Preface: “One’s destination is never a place, but always a new way of seeing things.” — Henry Miller.
“Success is about dedication. You may not be where you want to be or do what you want to do when you’re on the journey. But you’ve got to be willing to have vision and foresight that leads you to an incredible end”. — Usher
Navigate Business with a Good to Great Balance Sheet (Segment I)
Credit: Jacob M. Dietz, CPA
Where is your business, and where is it going? Good to great financial reporting helps answer these questions, but too often the accounting records of a business cannot be trusted because of inaccuracies. If you want more accurate numbers, take the time to clean up your balance sheet. Trying to navigate a course for your business using inaccurate financial reports can be like trying to navigate with a 50-year-old atlas. You may miss your intended destination on the journey. Alternatively, you might reach your destination, but it may take you on a long route. Using accurate financials can help you reach your goals on your journey.
If you crave an accurate profit and loss statement and statement of cash flows, start with an accurate balance sheet and end with an accurate balance sheet. If the balance sheet is wrong, then the profit and loss statement and the statement of cash flows may be wrong as well.
If the balance is wrong, how do you fix it? Begin with the beginning balances. Generally, treat the balances that were used to prepare the last tax return as correct. If the tax return contains significant problems, however, then consider starting with balances used for an earlier tax return. For this example, assume that there are no known problems with the last tax return. Let’s explore how to generate accurate balances.
The first part of the balance sheet lists what the company owns. Accountants call these items assets. Assets include bank accounts, inventory, accounts receivable, etc. Verify that the beginning balances for the year equal the ending balances used for the tax return. In a balance sheet, the asset ending balance for the previous year is the beginning balance for the current year. Sometimes accountants adjust the balance sheet when preparing the tax return but don’t adjust the company’s accounting records. If the beginning balances do not tie, adjust the balance sheet dated at the end of the previous year to tie the beginning balances to the ending balances used for the tax return.
What adjustments might be made by an accountant but not entered in a company’s accounting records? Accountants frequently adjust inventory at year end through cost of goods sold. If your accountant adjusted inventory for the tax return, but that adjustment was not made in your accounting records, then adjust your inventory to match the inventory that was used on the tax return. Accountants frequently adjust depreciation when preparing a tax return. Depreciation adjustments affect the balance sheet account Accumulated Depreciation. If Accumulated Depreciation in your accounting system doesn’t match the balance sheet used for the tax return, then adjust it to match.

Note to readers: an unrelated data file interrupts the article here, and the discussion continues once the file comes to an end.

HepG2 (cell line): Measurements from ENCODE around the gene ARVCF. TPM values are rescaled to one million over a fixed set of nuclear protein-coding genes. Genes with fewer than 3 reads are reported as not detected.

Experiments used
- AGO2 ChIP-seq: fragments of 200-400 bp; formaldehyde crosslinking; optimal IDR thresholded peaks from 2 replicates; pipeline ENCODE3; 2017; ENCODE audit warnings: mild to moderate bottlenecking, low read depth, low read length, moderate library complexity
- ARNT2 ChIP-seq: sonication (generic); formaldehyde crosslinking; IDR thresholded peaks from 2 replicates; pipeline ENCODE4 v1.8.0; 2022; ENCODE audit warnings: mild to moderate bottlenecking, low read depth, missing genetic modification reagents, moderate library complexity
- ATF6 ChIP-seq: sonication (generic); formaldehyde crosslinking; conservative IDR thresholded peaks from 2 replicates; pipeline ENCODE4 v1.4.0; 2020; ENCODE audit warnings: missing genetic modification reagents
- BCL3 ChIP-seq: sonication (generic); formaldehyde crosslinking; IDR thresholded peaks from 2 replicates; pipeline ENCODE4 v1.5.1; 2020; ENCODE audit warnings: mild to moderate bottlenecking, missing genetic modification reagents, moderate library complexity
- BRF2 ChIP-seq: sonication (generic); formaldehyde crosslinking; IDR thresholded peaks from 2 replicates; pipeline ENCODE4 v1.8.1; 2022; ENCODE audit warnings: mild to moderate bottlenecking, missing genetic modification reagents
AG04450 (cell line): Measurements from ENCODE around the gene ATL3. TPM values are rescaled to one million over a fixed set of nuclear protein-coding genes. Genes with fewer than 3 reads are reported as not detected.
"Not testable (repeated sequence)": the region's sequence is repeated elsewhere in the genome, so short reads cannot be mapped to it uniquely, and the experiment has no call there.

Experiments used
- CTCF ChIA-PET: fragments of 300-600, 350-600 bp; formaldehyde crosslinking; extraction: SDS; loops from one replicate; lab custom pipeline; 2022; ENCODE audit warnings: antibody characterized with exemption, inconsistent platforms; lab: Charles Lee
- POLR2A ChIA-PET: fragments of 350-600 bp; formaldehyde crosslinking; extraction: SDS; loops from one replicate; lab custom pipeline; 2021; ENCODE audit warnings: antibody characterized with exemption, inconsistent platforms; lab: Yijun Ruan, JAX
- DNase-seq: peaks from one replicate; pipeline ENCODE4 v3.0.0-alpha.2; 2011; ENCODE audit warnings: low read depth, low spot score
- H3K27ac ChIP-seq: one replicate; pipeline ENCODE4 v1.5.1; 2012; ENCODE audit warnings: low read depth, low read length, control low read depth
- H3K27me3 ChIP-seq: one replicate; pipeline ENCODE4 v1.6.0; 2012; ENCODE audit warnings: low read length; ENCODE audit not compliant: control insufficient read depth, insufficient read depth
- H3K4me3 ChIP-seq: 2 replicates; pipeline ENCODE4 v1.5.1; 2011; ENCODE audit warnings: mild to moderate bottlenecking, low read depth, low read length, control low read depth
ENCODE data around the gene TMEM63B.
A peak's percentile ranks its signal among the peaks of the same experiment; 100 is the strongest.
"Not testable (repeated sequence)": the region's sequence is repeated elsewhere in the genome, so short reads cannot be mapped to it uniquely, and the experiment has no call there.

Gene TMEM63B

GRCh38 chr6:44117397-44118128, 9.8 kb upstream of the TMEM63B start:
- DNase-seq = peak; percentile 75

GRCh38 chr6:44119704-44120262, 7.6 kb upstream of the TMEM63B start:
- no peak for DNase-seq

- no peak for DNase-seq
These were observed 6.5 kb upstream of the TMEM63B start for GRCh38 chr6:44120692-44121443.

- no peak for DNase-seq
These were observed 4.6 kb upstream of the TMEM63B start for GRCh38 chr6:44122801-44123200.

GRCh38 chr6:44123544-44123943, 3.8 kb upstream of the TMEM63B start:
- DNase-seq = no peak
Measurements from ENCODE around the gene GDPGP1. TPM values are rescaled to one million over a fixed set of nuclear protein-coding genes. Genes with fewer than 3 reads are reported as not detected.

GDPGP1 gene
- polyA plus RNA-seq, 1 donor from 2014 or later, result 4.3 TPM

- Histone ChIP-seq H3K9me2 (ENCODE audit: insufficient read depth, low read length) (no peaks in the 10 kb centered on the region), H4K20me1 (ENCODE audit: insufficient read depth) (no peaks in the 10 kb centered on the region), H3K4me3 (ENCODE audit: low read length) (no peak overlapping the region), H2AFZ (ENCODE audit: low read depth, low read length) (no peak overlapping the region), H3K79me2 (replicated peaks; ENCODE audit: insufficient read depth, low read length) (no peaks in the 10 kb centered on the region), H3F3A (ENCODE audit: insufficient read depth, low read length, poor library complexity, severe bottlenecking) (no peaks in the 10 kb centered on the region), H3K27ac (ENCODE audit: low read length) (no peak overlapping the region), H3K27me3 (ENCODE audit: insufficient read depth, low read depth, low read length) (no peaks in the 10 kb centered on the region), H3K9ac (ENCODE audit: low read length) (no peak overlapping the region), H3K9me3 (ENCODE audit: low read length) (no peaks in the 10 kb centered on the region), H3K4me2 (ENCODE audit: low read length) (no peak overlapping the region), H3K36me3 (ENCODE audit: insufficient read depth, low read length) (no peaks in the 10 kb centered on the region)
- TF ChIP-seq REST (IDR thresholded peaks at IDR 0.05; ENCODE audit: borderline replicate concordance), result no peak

If all the beginning balances match the ending balances used on the last tax return, examine the ending balances of the period being considered. A balance sheet is a snapshot of a company’s finances at a specific point in time. It is therefore important to know which date is being considered. For this example, assume that the balances are for December 31. Examine every line item in the asset section of the balance sheet, and consider if it is accurate.
Start with cash. If petty cash is listed on the balance sheet, is it accurate? If there is only $25 in the petty cash drawer, but the balance sheet says $1,500, then adjust petty cash to match the counted value. If an item is small, judgment can be used regarding how much verification to do. For example, if petty cash says $45, you might decide to skip counting petty cash since it is insignificant.
Verify the ending balances for bank accounts. Each account should have either a bank statement or a bank reconciliation that ties to the amount on the balance sheet. If a checking account has outstanding checks, review the outstanding check list to see if there are any old items there. For example, suppose there are 2 checks listed from 11 months ago. Why did those 2 checks not clear? Were they duplicated in the accounting system?
If there is inventory on the balance sheet, is it counted regularly? Many companies need to count inventory regularly or else the balance will be incorrect. If the balance differs from a physical inventory count, then adjust the balance to match the count.
When inventory is adjusted, the other side of the adjustment is cost of goods sold, which is on the profit and loss statement. If the beginning and ending inventory balance is not correct, then cost of goods sold may also be wrong, leading to an incorrect profit and loss statement. Therefore inventory, a balance sheet account, impacts cost of goods sold on the profit and loss statement.
If the company has accounts receivable (AR), examine an aging report for accuracy. Does the report list amounts that will never be collected? Consider if any AR should be written off as bad debt.
If there are other items in the asset section of the balance sheet, consider if they are accurate. Also, consider if there are items that are not in the asset section that should be. For example, did the company loan money to another company? If so, ensure that the loan receivable is recorded in the accounting system.
Segment I Summary: Where is your business, and where is it going? Good to great financial reporting helps answer these questions, but too often the accounting records of a business cannot be trusted because of reporting inaccuracies. The above steps as a good beginning step, with the guidance of your CPA, can begin to create an accurate map of your business financials.